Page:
From a pre-Mythbusters but post-blackboard and pointer era, Christchurch-produced Science Express took a current affairs approach to reporting contemporary NZ scientific research. Presented by broadcaster Ken Ellis this 1984 ‘best of’ dives beneath fiords to explore mysterious black coral forests; and looks at teeth transplants, efforts to stimulate deer fawning, and the STD chlamydia. Finally the show visits Wellington and Christchurch Town Halls to profile concert hall acoustics pioneer Harold Marshall, and his mission to attain perfect sound for listeners.
Fiordland is the jewel in the Te Wahipounamu South West New Zealand UNESCO World Heritage Site, a status underpinned by primeval scenery and a reputation as one of the world’s great wilderness areas. This film explores the symmetries of life above and below the fiords, where water cascades from mountain peaks and rainforest, into the black depths of ice age carved valleys. Award-winning photography reveals the mirror world: kea, mohua, fur seals, bottlenose dolphins, and an underwater phantasmagoria of starfish, ancient black coral forests and sea pens.
In this short James Rolleston (Boy) stars as a Kiwi lad who banters with an elderly bearded fulla (Bruce Allpress) who claims to be God; the 'BMX Kid' challenges him to a Lake Wakatipu bomb competition to prove it. Kiwi stuntman/director Tim McLachlan's film was a finalist in Your Big Break, a filmmaking contest run by Tourism New Zealand which attracted over 1000 scripts from around the globe. Five finalists were given the chance to turn their scripts into a short film. The brief was to "capture the spirit of 100% Pure New Zealand — the youngest country on earth".
This final installment of Hayden’s traverse across latitude 45 finds him in the ice-sculpted isolation of Fiordland. In this episode he travels through diverse flora (lush and verdant thanks to astonishingly high rainfall); and with botanist Dr Brian Molloy follows the footsteps of early bird conservationist Richard Henry. Mohua (yellowhead), takahe, weka and tiny rock wrens feature in the fauna camp. Reaching the sea, the underworld depths of George Sound house a world teeming with abundant life.
Wildtrack was a highly successful nature series for children, running from 1981 through several series to the early 90s. In this episode the presenters check out “dung fungi” in cow pats and walking-on-water-insects (pond skaters) in the studio, and head outside to check out kea alpine parrots who are “too friendly for their own good” (threatened by smuggling and over eager tourists); the West Coast’s black sand beaches; Fiordland’s underwater world; and selective plant breeding that involves washing a bee.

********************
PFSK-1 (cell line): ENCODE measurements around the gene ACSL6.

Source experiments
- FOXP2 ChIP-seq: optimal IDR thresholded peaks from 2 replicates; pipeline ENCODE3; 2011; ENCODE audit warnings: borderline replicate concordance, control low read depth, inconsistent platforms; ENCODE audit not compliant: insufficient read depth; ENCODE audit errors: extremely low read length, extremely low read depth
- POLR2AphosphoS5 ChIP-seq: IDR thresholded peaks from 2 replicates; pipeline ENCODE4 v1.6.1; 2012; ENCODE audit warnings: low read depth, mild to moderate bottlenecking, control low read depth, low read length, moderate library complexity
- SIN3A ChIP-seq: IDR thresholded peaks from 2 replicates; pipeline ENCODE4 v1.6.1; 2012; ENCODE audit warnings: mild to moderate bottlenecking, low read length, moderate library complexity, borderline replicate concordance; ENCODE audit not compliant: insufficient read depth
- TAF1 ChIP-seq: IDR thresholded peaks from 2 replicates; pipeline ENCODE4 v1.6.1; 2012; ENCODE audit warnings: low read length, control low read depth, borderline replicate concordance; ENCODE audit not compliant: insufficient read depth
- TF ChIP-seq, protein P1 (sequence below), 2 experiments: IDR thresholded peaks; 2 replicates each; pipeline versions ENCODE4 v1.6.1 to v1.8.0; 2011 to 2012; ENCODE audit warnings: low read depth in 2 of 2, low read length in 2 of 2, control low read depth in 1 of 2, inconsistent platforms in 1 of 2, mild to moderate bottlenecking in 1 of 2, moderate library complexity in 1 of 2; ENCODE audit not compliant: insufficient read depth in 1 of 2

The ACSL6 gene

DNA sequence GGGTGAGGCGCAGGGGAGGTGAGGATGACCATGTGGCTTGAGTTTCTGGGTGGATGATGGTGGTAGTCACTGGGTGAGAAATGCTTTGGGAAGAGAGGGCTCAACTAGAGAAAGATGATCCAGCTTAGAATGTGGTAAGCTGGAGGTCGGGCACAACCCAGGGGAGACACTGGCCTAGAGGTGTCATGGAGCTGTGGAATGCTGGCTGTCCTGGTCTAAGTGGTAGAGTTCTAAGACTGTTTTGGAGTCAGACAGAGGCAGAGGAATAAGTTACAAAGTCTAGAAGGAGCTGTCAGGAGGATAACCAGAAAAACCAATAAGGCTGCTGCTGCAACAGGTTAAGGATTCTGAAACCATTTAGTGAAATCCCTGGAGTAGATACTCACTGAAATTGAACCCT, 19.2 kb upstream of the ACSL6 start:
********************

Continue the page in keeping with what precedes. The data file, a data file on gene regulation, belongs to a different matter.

This 1968 tourism promo follows two Aussie sheilas, Helen and Beverly, on a champagne-fuelled trip across the ditch. The tour kicks off with an obligatory sheep's 'baa', but offers some surprises alongside the scenic wonderland way, such as a detour to a Kaingaroa Forest mill and an Otago gold rush history lesson. Surprisingly trippy, Blow Up-inspired opening credits, some bold cutting and a jazzy score enliven the jaunt; a highlight is the lasses and hip local lads Monkee-ing around a Māori village and geothermal power station ... it's not PC, but it's definitely pop-tastic!
In this episode of the Journeys in National Parks series, presenter Peter Hayden looks at the primeval, remote wilderness of Fiordland National Park. We learn of how the god Tu-te-raki-whanoa crafted the fiords out of sheer cliffs with his adze, "so the sea might run in and there'd be quiet places for people to live". On boats and along the Milford Track, Hayden traces the "memory trails" of the few who have braved the area: Māori pounamu collectors, sealers, cray fishermen, early naturalists Georg and Johann Forster, and pioneering conservationist Richard Henry.
In this series celebrating New Zealand's national parks, Peter Hayden travels through some of Aotearoa's most awe-inspiring environments. This episode — looking at the unique spiritual relationship between the Tūhoe people, and the birds and bush of Te Urewera National Park — was directed by Barry Barclay (Ngati). Barclay used his fourth cinema philosophy of indigenous filmmaking, "to tell the contemporary story of the park through their [Tūhoe] eyes". The film attracted controversy for its then exceptional use of te reo. Catherine Bisley writes about the Journeys series here.
In this five-part series, presenter Peter Hayden travels through some of New Zealand’s most awe-inspiring landscapes. The series was made to coincide with the centennial of the establishment of Tongariro, Aotearoa’s first national park (and the fourth worldwide). Hayden traverses the famous Tongariro Crossing with priest Max Mariu, volcanologist Jim Cole, park ranger Russell Montgomery, and the young Tumu Te Heu Heu. It was the first time Tumu, later paramount chief of Ngāti Tuwharetoa, had been up the maunga; the power of his experience is clear and moving.
Peter Hayden travels through some of New Zealand's most awe-inspiring environments in this five part series, made to celebrate the centenary of our first national park. This episode looks at the national park closest to our largest city and contemplates that relationship, featuring stories of life on the islands of the Hauraki Gulf. A highlight is the transfer of the rare saddleback or tieke (a lively wattlebird) from Cuvier Island to the ecological time-capsule of Little Barrier Island — "with Auckland's lights twinkling in the background". Catherine Bisley writes about the Journeys series here.